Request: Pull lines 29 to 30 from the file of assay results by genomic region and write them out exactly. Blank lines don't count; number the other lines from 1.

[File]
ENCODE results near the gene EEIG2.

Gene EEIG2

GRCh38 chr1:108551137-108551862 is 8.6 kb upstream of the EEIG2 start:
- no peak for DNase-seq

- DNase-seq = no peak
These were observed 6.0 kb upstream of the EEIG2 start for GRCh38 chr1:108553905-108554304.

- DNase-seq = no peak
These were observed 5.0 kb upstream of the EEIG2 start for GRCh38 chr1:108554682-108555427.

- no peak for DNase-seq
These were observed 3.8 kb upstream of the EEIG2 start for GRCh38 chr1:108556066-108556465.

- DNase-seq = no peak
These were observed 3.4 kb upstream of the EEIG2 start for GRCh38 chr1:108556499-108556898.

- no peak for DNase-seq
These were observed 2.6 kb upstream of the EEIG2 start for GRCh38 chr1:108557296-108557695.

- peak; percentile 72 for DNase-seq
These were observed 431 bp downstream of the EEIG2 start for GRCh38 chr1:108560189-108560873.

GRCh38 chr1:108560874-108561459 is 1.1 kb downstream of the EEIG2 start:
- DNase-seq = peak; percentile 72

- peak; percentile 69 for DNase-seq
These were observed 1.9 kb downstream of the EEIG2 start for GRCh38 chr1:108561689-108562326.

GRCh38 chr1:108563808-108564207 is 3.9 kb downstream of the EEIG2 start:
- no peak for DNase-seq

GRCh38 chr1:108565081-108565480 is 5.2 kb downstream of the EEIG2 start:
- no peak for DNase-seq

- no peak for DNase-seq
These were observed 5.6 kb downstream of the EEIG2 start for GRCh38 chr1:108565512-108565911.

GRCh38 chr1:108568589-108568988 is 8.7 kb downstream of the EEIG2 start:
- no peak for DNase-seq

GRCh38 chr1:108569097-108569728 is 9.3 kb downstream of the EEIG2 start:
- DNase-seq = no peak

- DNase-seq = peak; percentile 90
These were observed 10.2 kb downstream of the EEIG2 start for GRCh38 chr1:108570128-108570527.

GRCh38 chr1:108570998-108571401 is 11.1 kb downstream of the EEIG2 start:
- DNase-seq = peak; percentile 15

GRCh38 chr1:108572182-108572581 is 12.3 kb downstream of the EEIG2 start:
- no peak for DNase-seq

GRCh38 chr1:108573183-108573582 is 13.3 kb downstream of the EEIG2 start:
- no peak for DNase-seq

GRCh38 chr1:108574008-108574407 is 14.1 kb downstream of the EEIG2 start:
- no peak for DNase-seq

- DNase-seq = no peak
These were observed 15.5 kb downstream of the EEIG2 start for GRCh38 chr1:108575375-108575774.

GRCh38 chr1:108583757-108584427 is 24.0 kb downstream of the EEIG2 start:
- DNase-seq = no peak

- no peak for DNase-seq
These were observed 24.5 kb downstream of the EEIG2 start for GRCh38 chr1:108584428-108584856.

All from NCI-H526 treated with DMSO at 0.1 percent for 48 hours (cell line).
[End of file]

GRCh38 chr1:108569097-108569728 is 9.3 kb downstream of the EEIG2 start:
- DNase-seq = no peak